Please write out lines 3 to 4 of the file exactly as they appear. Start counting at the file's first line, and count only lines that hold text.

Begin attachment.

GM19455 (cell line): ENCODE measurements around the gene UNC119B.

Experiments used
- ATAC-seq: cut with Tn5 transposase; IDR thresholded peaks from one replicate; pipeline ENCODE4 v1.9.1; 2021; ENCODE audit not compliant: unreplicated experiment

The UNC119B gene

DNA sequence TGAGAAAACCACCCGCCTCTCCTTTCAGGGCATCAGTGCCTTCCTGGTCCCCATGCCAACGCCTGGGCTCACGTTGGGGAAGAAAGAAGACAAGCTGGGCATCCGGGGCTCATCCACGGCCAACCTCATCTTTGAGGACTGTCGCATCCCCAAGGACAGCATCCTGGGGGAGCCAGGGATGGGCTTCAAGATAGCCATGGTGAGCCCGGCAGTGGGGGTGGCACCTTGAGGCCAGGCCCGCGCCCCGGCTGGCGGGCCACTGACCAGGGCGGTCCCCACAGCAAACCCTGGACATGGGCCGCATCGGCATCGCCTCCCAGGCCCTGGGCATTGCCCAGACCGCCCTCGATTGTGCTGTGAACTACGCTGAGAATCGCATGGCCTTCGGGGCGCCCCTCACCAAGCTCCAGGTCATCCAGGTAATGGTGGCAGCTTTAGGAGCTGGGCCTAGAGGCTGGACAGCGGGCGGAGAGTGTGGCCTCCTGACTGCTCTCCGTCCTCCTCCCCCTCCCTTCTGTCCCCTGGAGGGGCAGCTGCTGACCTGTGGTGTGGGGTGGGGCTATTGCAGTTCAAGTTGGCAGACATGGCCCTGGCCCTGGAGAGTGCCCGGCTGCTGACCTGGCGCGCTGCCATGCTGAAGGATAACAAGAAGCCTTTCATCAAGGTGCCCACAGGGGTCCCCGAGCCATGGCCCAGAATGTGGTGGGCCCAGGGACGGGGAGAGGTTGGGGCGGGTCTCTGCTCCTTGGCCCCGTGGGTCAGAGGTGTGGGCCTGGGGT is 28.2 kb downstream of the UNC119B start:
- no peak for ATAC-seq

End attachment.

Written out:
- ATAC-seq: cut with Tn5 transposase; IDR thresholded peaks from one replicate; pipeline ENCODE4 v1.9.1; 2021; ENCODE audit not compliant: unreplicated experiment

The UNC119B gene